Cherub Geleriel was content to guard the Garden of Eden. In all the time he’d stood the post, no one had tried to get to the Tree of Life. In a word, it was an easy post.
But when he was mysteriously reassigned to other duties, his well-ordered world began to unravel. Caught between divided loyalties, he must decide how far he’s willing to go when disaster strikes.
This is a story about sacrifice and why it matters. It’s an imaginative telling of events that just might have happened will entertain you and challenge your belief about the heavenly realms.
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He could remember when the Garden had been beautiful and well-tended. Graceful paths wound between neat groves of trees bearing every fruit possible. Today, the paths were nearly indistinguishable from the press of undergrowth and bushes.
He’d been there since sunrise. In the predawn darkness, he had crossed the river and walked from camp to watch the sunrise and see the Garden again. As he walked, he watched the sky turn colors in the east and reached the rock just as the first rays of sunlight that pierced the gloom to bring light to the day.
Once, this had been his regular practice. Now, the Garden only reminded him of what had been lost. It cried out for a caretaker, but his task was to ensure that no human ever set foot inside the walls again.
Geleriel sighed heavily and glanced up at the sun. It had risen well above the hills on the other side of the valley. Soon he would need to head back down. He thought he ought to head back to headquarters in the Heavenly Realm before noon. But he didn’t want to leave.
Eventually, the sound of the birds bubbled up to his awareness. Not because he understood them, but something seemed out of place. For a moment he listened to their singing, searching for the part that made his neck itch. A discordant sound wove through their chatter. A shrill ringing, the sound of swords clashing, floated on the wind.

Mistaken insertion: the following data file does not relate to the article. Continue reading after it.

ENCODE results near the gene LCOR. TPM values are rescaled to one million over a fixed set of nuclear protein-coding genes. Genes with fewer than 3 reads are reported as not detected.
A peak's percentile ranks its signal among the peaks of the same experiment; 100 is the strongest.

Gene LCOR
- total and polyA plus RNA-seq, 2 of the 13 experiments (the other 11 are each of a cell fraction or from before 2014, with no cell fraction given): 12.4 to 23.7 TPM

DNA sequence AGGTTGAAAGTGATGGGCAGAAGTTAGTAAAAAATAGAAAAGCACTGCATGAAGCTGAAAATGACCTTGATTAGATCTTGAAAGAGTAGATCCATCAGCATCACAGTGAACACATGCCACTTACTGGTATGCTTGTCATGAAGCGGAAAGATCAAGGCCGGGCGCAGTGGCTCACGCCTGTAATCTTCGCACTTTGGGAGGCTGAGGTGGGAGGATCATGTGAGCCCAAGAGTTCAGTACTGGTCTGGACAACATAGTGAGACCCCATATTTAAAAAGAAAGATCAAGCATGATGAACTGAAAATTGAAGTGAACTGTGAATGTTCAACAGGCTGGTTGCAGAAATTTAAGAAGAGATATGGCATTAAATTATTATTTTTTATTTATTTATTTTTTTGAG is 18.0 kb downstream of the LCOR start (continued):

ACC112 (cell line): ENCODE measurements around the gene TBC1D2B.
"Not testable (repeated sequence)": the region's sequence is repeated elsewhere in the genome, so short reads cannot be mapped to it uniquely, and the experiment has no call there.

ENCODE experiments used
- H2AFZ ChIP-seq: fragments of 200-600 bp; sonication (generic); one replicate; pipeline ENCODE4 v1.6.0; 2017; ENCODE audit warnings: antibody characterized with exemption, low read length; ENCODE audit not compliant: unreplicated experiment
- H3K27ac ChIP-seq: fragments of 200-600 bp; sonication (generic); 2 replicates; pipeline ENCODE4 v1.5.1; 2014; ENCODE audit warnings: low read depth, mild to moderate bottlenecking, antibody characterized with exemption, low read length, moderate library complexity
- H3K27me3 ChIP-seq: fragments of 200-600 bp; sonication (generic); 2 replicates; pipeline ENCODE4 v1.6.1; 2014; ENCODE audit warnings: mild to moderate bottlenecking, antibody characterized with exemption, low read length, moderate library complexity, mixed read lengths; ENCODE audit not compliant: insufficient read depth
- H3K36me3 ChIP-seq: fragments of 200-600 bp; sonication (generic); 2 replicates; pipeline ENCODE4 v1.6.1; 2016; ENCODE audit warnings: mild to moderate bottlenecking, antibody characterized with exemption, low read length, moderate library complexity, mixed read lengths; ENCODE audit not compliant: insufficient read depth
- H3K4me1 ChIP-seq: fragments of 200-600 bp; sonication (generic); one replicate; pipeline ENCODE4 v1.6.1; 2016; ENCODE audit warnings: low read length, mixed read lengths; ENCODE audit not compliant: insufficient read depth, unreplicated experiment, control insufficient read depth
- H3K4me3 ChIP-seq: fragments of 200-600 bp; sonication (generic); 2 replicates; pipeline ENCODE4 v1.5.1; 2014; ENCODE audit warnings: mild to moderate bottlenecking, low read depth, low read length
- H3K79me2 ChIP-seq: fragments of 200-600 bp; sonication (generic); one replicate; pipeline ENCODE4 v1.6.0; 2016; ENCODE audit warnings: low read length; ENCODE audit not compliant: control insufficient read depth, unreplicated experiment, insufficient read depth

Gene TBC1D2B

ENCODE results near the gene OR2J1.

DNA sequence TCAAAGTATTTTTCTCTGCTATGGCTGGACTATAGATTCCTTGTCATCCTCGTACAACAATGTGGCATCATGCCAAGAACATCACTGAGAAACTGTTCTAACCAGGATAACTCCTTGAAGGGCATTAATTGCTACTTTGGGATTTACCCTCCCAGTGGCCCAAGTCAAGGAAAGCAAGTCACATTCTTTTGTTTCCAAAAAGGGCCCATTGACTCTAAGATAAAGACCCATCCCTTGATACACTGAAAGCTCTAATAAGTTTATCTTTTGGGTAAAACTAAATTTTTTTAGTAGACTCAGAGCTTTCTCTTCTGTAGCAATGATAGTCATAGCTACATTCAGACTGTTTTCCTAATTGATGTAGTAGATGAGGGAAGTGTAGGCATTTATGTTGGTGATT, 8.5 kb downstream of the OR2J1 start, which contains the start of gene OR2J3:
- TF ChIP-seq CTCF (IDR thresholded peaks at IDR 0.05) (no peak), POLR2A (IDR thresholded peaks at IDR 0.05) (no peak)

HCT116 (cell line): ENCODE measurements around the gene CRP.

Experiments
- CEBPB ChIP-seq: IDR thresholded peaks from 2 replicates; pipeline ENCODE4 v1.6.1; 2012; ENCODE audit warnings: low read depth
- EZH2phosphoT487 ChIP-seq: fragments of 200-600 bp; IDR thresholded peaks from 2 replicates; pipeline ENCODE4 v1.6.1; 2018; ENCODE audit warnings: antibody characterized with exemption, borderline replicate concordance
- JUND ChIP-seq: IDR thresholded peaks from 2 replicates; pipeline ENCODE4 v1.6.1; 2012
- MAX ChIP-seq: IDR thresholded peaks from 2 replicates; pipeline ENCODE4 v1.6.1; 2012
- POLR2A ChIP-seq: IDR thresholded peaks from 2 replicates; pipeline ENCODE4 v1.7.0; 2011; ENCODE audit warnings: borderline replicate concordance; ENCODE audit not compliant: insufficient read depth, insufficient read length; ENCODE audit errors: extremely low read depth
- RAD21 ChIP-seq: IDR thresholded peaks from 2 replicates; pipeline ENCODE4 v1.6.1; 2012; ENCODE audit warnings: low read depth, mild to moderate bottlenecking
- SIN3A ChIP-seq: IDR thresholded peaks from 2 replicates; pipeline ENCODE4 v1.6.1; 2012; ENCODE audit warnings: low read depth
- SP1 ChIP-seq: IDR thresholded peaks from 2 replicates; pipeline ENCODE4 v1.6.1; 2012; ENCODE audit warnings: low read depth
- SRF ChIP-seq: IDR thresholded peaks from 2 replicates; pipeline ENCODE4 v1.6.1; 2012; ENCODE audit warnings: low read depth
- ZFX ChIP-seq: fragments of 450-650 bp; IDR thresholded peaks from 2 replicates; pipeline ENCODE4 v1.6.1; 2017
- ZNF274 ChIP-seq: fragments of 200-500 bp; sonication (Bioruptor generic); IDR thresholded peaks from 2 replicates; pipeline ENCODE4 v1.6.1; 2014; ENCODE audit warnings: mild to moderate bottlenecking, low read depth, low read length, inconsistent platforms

Geleriel grew very still, concentrating on the sound. As he listened he could hear more, shouting voices amid the sounds of weapons. For a moment, he sat frozen, mesmerized by the faint cacophony of battle.
With a jerk he swung his head around, looking for enemies nearby. His hand reached over his shoulder for his sword, fingers closing on air. Then he remembered leaning the sheath against his bunk, next to his armor back at the camp.
“Fool!” he muttered, clenching his fist.
In a single movement, he uncoiled from his crouch and sprang into the air. The ground fell away as he lifted into the air and began to soar down the hill. He’d walked up when he wanted to enjoy the trip. Now he needed to get back quickly.
Crashing noises in the trees caused Geleriel to drop to the ground and partially crawl under the prickly branches of the thorny hedge. His gaze strained to pick out the approaching shapes.
Two figures in dark clothing emerged from the path on the opposite side of the clearing. Geleriel shivered.
“I think this is it,” one of the figures said. He had thick shoulders and carried a trident lightly in his hand. Turning, he faced back the way they had come and planted the butt end of the weapon on the ground and leaned against it.
“Looks like it,” the other figure answered. She was tall and slender and wore a bandolier of daggers across her chest and a coiled whip on her belt.
Feeling vulnerable in his white clothing Geleriel carefully squirmed deeper into the hedge. He gripped the pommel of his borrowed sword tightly. He didn’t want to draw the sword as it might catch a stray ray of sunlight and give away his position. Even so, he felt naked without a weapon ready.
The female walked around the Tree toward him. Her eyes flicked briefly over the bushes where he was hiding. She didn’t stop and kept walking around the Tree.
“Looks pretty deserted,” she said.
Her companion grunted in response and kept leaning against his weapon.